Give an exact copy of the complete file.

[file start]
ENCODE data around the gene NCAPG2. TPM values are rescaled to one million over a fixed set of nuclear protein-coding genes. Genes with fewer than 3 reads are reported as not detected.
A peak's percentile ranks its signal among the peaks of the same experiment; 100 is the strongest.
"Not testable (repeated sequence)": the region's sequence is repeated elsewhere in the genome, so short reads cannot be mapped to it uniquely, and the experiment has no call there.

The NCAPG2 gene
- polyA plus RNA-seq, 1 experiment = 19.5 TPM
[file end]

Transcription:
ENCODE data around the gene NCAPG2. TPM values are rescaled to one million over a fixed set of nuclear protein-coding genes. Genes with fewer than 3 reads are reported as not detected.
A peak's percentile ranks its signal among the peaks of the same experiment; 100 is the strongest.
"Not testable (repeated sequence)": the region's sequence is repeated elsewhere in the genome, so short reads cannot be mapped to it uniquely, and the experiment has no call there.

The NCAPG2 gene
- polyA plus RNA-seq, 1 experiment = 19.5 TPM